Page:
OpenIO designed its object storage as the composition of core services destined to store email-related files. There is a strong notion of end-user, and more users than files per user. Let’s go step by step to learn why and how each service finds its own place in the architecture we designed.


The network is the bridge

You might smile and then you would be on the bright side of the IT crowd, but there is also a dusty side, with plenty of people with smoked glasses and velvet suits. Those might consider a humongous SAN could be OK.

No way! We target low-cost platforms with so large capacities that we can not afford such niche technologies.

Chunk the data, and store it

Imagine you have a 200TiB storage capacity, made of 1TiB. You now want to store a single 20TiB file… You got the point, managing chunks of the original is a necessity! Let’s keep in mind we will have to save the information to rebuild the original content, we will manage this later.

Then we need a simple way to PUT/GET/DELETE chunks, a.k.a. blob, on a storage. No need of a complicated interface, we chosed to mount large disks as regular filesystem partitions, and expose them behind simple HTTP services managing the PUT/GET/DELETE. Then the rawx service was born.

The job of the service is to allow a quick access to any chunk.


Chunks -> Contents

The contents are chunked, so it is necessary to keep track of all the chunks belonging to each content.

Consistently hash the name of the content to get a key, and map this key on a fixed set of host works great … as soon as the size of your platform size is stable.

Our experience proved companies prefer small increments of their platform to an initial one-shot provisioning of the hardware necessary for the next 2 years. This helps keeping up-to-date on the hardware and smoothens investments.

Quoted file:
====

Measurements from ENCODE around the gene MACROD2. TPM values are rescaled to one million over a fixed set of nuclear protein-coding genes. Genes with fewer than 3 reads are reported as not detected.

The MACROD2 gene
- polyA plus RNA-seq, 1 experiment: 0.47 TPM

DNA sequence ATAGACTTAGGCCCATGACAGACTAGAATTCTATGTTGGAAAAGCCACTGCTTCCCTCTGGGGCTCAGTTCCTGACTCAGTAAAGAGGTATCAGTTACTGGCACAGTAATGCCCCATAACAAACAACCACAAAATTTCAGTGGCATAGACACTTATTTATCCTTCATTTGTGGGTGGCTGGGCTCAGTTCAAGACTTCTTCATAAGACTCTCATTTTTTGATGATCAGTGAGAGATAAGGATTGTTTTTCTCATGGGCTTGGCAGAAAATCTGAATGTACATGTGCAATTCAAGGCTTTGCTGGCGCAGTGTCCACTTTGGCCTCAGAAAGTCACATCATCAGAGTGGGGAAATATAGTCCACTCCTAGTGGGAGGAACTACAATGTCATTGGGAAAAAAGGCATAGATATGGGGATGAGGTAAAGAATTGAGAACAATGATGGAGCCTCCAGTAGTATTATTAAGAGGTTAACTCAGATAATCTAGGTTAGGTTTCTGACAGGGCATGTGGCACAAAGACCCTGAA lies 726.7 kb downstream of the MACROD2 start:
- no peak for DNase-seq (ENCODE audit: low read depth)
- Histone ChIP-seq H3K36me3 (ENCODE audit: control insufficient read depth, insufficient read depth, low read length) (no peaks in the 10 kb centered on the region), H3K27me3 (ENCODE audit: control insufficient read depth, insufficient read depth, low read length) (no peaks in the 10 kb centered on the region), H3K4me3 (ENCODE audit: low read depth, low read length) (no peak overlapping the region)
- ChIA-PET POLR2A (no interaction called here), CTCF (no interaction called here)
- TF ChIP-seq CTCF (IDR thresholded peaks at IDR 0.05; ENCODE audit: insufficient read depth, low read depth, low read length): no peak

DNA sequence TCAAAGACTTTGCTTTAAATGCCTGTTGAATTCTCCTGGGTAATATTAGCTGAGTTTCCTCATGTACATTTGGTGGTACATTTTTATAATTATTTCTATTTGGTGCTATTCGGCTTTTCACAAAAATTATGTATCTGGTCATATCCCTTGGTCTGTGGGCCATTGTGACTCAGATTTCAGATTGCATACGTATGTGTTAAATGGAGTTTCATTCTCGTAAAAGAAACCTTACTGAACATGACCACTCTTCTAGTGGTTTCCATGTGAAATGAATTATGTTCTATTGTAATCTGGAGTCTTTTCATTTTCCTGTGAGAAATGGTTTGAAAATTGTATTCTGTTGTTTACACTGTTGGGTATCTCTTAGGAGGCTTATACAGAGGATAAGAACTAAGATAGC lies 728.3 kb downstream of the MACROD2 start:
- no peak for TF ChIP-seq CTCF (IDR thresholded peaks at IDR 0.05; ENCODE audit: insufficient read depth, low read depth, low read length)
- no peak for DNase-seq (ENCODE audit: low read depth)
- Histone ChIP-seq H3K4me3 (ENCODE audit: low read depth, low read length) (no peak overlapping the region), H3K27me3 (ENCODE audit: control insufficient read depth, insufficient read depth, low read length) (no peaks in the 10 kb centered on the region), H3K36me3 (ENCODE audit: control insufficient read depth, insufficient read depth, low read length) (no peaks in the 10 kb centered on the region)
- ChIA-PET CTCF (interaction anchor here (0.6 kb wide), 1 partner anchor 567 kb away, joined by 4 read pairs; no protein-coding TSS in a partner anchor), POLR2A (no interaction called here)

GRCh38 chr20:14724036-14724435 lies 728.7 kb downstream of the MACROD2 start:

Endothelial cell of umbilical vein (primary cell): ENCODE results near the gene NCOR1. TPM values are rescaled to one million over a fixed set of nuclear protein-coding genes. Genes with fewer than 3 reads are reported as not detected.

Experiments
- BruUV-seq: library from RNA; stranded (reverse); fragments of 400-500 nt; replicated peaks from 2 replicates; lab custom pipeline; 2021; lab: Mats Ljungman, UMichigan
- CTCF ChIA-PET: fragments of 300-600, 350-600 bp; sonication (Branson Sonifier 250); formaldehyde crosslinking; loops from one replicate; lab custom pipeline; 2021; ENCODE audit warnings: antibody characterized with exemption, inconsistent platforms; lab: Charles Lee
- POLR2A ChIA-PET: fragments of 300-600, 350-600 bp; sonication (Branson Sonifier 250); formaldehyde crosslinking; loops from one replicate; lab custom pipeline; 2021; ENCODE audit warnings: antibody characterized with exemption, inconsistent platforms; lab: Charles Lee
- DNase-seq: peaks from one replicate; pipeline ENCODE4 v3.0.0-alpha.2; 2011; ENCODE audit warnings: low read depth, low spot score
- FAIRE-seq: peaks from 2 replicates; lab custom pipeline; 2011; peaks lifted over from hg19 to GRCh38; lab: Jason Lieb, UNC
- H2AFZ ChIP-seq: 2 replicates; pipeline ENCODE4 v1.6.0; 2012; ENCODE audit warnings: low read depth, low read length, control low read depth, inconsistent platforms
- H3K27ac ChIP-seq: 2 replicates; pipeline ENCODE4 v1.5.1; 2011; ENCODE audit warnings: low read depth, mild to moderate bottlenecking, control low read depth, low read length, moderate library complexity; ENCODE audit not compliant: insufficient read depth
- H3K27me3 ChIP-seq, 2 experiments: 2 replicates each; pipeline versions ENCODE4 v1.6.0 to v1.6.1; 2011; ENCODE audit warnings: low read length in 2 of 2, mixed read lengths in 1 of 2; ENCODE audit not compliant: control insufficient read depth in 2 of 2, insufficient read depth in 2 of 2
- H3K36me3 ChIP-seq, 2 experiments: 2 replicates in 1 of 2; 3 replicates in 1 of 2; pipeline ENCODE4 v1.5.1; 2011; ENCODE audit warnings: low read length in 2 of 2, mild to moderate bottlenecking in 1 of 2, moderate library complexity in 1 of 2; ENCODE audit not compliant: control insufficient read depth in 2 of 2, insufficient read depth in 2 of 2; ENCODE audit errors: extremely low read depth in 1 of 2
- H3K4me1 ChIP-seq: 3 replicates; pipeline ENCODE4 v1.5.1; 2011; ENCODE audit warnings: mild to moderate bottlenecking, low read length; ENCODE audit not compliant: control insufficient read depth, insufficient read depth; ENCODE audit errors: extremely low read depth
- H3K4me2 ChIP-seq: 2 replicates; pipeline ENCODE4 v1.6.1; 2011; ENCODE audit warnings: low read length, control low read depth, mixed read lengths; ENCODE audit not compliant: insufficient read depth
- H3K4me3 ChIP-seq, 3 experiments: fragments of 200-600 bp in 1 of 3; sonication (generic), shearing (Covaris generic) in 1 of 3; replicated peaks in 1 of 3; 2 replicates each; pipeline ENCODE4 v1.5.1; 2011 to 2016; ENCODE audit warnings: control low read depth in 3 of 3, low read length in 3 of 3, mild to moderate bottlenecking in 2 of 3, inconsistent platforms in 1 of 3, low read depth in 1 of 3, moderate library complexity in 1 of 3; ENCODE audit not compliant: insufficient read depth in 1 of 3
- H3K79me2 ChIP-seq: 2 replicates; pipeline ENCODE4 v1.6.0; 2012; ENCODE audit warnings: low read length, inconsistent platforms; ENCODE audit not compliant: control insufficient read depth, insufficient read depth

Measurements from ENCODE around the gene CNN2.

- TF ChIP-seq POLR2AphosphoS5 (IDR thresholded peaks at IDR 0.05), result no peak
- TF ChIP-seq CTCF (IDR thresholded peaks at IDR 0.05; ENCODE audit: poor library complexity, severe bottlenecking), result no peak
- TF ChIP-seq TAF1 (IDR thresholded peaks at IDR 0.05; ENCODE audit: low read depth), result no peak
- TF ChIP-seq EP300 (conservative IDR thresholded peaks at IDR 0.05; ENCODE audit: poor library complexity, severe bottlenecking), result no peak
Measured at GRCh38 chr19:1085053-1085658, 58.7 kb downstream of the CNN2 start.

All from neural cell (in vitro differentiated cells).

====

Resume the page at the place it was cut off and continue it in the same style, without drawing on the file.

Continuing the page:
So OpenIO’s choice went to a directory and to avoid consistent hashing.

If the location of the data is not static, let’s manage locations in a dynamic way. We will need a load-balancer to poll available locations for new objects, and also a directory to remember the polled locations.

Poll chunks locations

Now we need a functional component able to choose the best set of service for an upload, i.e. a services that knows the state of each service.

We called this service the conscience. The services periodically register in the conscience. They do not mandatorily do this themselves (to keep the services simple), so the task can be managed by a dedicated process, called the conscience-agent.

What does represent the state of a service from the client’s point of view? Its quality, and we summed it up with a score, a positive integer with a value ranging from 0 to 100. A score of 0 indicates the service must be avoided. A positive score means the service can be used, the the bigger it is, the best the quality will be.

The key factors giving the quality of a service may vary, so the score is computed though an expression specific for every service type. That way we can choose the best factors in each expression, with the right weight. E.g. our chunk storage service depends more on the I/O capability and the disk capacity than on RAM or CPU.

At this point, the conscience is still a real SPOF in the solution if it must be contacted for each content pushed. Because the conscience’s content is not extremely volatile, it is kept in a cache local to each service using it.

But that information might be big and the number of services quite high! So the sum of all the local caches might be huge. This is why we rather keep a cache in a local and central process, the proxy.